# Torus

In geometry, a torus (pl.: tori or toruses) is a surface of revolution generated by revolving a circle in three-dimensional space one full revolution about an axis that is coplanar with the circle. The main types of toruses include ring toruses, horn toruses, and spindle toruses. A ring torus is sometimes colloquially referred to as a donut or doughnut.

If the axis of revolution does not touch the circle, the surface has a ring shape and is called a torus of revolution, also known as a ring torus. If the axis of revolution is tangent to the circle, the surface is a horn torus. If the axis of revolution passes twice through the circle, the surface is a spindle torus (or self-crossing torus or self-intersecting torus). If the axis of revolution passes through the center of the circle, the surface is a degenerate torus, a double-covered sphere. If the revolved curve is not a circle, the surface is called a toroid, as in a square toroid.

Real-world objects that approximate a torus of revolution include swim rings, inner tubes and ringette rings.

A torus should not be confused with a solid torus, which is formed by rotating a disk, rather than a circle, around an axis. A solid torus is a torus plus the volume inside the torus. Real-world objects that approximate a solid torus include O-rings, non-inflatable lifebuoys, ring doughnuts, and bagels.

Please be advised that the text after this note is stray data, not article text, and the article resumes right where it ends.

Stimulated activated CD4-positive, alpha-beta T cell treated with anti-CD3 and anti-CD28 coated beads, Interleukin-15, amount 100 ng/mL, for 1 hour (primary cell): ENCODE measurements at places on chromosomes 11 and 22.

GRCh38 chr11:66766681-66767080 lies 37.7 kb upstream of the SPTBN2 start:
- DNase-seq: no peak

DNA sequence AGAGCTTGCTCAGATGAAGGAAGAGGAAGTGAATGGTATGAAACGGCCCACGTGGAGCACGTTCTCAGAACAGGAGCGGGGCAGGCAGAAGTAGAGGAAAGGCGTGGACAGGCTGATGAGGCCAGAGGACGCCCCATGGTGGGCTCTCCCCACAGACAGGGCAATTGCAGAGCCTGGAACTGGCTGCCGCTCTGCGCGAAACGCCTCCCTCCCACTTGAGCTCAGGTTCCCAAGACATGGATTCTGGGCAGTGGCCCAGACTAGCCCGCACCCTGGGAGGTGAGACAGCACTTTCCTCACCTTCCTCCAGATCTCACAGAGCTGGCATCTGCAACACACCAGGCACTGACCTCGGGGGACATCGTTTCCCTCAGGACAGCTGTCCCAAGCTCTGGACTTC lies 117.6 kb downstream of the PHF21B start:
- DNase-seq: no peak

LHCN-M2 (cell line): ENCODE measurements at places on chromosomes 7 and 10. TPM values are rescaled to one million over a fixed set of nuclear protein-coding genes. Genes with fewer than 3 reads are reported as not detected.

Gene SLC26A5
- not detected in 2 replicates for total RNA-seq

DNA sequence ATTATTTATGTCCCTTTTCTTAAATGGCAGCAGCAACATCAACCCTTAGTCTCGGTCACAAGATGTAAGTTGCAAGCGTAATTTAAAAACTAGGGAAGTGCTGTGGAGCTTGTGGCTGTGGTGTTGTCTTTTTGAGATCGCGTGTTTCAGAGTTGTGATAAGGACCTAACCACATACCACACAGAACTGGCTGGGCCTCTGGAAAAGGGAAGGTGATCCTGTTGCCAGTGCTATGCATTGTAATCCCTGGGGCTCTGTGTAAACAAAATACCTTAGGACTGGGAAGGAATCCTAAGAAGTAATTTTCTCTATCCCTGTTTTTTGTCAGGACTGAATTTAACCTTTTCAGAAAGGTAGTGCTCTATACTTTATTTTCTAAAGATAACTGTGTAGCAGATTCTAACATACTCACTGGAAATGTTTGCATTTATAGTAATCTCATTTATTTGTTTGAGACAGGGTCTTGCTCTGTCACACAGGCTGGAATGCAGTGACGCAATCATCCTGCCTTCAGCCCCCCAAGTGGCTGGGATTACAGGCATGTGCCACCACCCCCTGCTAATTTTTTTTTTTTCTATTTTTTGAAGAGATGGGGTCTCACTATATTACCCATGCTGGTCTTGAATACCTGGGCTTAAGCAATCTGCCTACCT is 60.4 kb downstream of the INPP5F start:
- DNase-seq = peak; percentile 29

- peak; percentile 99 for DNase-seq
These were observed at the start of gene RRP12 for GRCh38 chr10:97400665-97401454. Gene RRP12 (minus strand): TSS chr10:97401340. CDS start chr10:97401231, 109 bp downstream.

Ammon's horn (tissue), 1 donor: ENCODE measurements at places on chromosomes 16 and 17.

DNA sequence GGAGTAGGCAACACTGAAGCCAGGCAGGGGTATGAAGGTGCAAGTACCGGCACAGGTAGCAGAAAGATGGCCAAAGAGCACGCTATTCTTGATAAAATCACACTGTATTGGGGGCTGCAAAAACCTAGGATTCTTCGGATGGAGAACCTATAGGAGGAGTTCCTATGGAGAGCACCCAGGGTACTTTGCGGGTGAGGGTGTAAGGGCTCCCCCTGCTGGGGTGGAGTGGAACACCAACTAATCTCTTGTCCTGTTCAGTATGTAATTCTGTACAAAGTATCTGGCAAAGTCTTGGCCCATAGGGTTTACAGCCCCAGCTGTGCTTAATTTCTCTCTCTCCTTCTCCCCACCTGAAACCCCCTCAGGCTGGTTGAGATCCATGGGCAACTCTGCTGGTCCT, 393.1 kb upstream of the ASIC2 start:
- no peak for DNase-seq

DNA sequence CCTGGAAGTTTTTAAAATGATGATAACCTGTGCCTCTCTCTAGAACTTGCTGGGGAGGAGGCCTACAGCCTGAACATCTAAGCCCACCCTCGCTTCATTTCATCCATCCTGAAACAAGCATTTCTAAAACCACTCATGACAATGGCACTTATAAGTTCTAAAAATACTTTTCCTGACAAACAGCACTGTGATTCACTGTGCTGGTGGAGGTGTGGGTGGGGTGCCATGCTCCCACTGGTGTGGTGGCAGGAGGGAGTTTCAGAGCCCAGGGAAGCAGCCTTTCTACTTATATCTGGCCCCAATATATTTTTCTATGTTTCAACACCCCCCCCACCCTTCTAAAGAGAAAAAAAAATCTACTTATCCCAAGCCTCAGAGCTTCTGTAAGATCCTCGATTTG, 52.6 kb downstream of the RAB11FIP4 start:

In topology, a ring torus is homeomorphic to the Cartesian product of two circles: ${\displaystyle S^{1}\times S^{1}}$, and the latter is taken to be the definition in that context. It is a compact 2-manifold of genus 1. The ring torus is one way to embed this space into Euclidean space, but another way to do this is the Cartesian product of the embedding of ${\displaystyle S^{1}}$ in the plane with itself. This produces a geometric object called the Clifford torus, a surface in 4-space.

In the field of topology, a torus is any topological space that is homeomorphic to a torus.[1] The surface of a coffee cup and a doughnut are both topological tori with genus one.

An example of a torus can be constructed by taking a rectangular strip of flexible material such as rubber, and joining the top edge to the bottom edge, and the left edge to the right edge, without any half-twists (compare Möbius strip).

1. ^ Gallier, Jean; Xu, Dianna (2013). A Guide to the Classification Theorem for Compact Surfaces. Geometry and Computing. Vol. 9. Springer, Heidelberg. doi:10.1007/978-3-642-34364-3. ISBN 978-3-642-34363-6. MR 3026641.